An intelligence agent gets more than she bargained for when she’s promoted during the final days of World War II.
Louise Pearlie is hopeful that her new assignment within the OSS will be more exciting than her previous post as a glorified file clerk. She’s now part of Morale Operations, which creates and disseminates black propaganda—disinformation intended to hasten the fall of the Third Reich. She’s hardly settled into her new office when she’s bundled onto a plane, along with her no-nonsense boss, Alice Osborne, and her Texan colleague Merle Ellison, and flown to nearby Fort Meade, site of a newly opened POW camp. They’re to interview German POWs for possible recruitment as double agents, with Merle, a third-generation German-American, as interpreter. Although they find three likely candidates, none of whom shows any love for the Wehrmacht, one of them has a dismaying tendency to escape the camp, if only to enjoy a few hours of pleasure outside the compound. The second one, it seems, could be easily bribed with a pair of cowboy boots like Merle’s, and the third, a seminary student, was conscripted against his religion and his will. But warning signs that frighten the prisoners and the death of one of the possible recruits put the black-ops plan in jeopardy, especially since there may be a connection with two prisoners who disappeared on the voyage to the States. And after Louise asks her secret lover, a Czech nationalist involved in a covert rescue operation, to help investigate the backgrounds of the missing men, both drafted from the same house in the Sudetenland, she and her colleagues realize they’re up against a powerful opponent.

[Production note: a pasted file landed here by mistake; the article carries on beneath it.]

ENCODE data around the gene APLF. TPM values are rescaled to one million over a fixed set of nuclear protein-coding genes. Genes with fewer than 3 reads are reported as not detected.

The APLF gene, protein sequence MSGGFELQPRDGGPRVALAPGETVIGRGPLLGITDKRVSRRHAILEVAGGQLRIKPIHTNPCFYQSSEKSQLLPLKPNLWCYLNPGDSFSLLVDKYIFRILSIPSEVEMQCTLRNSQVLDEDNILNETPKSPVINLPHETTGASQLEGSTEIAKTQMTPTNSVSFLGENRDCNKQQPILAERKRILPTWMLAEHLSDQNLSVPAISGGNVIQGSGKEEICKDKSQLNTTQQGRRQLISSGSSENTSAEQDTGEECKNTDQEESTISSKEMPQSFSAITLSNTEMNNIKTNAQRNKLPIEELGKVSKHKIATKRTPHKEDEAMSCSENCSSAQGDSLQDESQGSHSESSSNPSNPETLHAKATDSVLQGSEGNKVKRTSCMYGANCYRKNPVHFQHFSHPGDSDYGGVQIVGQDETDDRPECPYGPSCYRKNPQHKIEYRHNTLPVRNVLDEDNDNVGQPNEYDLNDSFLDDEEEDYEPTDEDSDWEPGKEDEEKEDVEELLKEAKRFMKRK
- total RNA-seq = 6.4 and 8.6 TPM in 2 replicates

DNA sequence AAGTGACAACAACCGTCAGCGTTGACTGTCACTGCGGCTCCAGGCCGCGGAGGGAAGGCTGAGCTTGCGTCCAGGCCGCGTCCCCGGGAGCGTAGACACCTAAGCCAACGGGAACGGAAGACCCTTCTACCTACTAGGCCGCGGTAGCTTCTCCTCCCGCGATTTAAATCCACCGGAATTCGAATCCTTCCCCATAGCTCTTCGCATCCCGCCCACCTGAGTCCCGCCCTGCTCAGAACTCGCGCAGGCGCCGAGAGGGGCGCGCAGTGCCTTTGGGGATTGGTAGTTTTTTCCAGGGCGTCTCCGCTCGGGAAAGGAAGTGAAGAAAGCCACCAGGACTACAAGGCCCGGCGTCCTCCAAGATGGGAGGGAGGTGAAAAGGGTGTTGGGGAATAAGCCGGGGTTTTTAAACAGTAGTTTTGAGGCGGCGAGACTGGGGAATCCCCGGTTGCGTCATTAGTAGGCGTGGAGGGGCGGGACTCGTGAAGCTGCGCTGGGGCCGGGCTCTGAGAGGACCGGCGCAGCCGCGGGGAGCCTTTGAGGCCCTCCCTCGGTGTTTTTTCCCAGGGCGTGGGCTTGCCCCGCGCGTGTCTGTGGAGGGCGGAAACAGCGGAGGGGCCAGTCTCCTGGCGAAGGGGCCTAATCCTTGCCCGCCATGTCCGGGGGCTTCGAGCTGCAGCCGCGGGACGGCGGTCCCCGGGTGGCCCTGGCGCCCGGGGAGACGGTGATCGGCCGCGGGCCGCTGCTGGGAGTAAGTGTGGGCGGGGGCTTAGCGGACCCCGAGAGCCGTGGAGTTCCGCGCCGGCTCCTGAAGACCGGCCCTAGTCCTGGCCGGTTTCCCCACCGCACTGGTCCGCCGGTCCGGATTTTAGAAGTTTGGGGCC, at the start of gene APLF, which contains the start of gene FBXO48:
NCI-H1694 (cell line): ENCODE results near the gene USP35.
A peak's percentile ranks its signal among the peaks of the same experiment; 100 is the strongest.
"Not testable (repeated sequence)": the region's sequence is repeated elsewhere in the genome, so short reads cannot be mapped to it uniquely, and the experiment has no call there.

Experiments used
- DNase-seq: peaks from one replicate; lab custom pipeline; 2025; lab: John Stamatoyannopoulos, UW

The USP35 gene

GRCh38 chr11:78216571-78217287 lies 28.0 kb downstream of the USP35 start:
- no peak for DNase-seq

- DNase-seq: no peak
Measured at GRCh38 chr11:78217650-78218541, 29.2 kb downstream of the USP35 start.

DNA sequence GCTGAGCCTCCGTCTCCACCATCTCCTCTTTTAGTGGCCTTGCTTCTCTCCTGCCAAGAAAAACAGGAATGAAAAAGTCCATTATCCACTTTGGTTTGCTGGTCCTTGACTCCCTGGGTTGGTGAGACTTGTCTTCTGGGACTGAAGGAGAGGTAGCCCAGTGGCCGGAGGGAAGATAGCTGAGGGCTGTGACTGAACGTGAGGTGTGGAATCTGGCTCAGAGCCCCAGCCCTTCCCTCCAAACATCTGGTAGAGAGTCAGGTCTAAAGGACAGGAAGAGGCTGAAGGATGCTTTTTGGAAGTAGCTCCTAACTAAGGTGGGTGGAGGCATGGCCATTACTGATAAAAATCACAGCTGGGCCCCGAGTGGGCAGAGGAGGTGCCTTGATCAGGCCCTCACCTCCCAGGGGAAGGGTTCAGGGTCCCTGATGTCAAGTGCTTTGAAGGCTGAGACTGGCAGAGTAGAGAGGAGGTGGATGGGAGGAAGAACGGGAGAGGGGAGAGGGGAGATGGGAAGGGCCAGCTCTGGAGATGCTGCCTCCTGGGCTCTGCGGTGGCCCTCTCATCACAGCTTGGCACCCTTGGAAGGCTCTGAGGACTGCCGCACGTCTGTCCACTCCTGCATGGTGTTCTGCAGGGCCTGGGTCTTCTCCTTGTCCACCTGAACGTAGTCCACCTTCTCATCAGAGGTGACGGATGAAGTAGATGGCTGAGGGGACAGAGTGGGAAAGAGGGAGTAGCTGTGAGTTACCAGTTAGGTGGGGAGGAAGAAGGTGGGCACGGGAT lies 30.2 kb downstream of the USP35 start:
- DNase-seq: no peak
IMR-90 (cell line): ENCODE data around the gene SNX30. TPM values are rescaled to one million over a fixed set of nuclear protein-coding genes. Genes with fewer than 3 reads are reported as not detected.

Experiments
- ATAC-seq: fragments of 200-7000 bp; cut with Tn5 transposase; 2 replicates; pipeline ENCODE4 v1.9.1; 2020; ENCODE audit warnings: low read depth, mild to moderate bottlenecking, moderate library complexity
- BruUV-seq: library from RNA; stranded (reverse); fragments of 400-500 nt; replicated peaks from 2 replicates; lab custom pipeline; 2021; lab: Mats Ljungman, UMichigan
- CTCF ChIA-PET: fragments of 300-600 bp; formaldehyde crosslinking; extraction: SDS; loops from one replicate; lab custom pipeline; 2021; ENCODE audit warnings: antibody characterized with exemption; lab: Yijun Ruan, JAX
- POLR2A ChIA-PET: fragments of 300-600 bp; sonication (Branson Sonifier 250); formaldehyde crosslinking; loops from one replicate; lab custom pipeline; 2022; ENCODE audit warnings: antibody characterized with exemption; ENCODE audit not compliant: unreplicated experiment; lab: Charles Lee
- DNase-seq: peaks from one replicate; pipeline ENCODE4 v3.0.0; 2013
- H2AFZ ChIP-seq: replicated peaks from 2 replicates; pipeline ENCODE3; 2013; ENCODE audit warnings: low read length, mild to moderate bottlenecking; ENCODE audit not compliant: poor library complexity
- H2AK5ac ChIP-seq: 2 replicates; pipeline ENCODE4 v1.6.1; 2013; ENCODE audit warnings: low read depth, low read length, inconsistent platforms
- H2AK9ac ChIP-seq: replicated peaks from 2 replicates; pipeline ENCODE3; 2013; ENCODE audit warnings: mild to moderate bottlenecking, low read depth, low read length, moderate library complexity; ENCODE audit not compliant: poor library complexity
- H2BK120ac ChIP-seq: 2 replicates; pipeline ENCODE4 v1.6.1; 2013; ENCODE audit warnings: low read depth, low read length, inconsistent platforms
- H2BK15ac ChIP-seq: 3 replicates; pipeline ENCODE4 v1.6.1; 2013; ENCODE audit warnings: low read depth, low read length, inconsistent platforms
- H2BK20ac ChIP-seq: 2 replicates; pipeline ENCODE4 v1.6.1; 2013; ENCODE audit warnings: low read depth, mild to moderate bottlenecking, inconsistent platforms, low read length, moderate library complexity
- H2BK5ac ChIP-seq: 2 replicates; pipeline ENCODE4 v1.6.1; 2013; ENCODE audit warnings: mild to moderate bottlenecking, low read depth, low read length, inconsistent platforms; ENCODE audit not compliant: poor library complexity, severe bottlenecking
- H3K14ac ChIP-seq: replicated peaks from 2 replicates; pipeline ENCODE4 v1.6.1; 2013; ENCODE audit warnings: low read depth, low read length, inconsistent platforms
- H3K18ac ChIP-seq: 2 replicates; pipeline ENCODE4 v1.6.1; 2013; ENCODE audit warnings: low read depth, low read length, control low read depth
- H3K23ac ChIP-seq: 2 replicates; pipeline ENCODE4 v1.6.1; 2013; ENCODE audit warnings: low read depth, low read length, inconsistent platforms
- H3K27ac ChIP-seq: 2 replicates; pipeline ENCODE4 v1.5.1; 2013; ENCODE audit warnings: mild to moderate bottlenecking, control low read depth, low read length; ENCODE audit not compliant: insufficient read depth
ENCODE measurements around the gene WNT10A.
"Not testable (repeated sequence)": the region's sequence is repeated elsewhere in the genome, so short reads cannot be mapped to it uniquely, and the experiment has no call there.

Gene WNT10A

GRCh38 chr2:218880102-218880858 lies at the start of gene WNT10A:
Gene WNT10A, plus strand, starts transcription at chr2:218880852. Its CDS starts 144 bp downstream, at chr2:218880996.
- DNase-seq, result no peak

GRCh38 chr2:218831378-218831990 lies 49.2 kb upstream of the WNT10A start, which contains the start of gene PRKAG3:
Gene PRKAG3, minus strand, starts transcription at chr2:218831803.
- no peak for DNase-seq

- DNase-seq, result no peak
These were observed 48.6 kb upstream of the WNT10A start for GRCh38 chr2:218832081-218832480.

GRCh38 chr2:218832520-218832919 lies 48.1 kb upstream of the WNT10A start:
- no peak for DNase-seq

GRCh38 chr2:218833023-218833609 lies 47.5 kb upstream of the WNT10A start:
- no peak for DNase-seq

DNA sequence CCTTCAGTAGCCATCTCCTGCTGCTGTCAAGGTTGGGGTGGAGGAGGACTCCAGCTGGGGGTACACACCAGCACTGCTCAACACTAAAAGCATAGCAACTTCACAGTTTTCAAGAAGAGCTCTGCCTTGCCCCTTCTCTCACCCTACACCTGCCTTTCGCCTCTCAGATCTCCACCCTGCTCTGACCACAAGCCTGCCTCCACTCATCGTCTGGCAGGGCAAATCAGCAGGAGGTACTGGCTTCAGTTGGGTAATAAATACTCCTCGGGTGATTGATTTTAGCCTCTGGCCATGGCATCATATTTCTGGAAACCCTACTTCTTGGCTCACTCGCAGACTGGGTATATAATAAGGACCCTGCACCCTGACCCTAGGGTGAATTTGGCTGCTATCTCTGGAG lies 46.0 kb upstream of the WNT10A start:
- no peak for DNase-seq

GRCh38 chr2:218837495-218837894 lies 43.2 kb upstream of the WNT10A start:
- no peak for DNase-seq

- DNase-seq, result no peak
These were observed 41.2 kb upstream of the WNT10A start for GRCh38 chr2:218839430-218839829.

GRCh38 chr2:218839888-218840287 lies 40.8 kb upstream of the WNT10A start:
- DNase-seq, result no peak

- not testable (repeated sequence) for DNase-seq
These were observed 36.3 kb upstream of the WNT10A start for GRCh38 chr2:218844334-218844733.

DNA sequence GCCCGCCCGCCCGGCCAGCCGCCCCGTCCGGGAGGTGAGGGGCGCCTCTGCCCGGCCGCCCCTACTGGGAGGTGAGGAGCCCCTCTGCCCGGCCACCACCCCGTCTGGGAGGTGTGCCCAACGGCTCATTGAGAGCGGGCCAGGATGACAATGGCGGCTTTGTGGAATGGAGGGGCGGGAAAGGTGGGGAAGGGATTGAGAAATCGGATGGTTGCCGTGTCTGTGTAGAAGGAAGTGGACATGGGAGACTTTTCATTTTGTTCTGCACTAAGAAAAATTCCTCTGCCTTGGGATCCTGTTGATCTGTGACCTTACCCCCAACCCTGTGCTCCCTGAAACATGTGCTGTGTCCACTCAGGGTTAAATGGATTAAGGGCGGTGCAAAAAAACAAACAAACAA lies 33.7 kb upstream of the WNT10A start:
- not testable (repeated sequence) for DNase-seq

Louise’s fifth outing (Louise’s Dilemma, 2013, etc.) once again takes the smart and independent heroine into one of the lesser-known arenas of the war. Solid characterizations and a faithful re-creation of wartime life more than make up for the leisurely pace.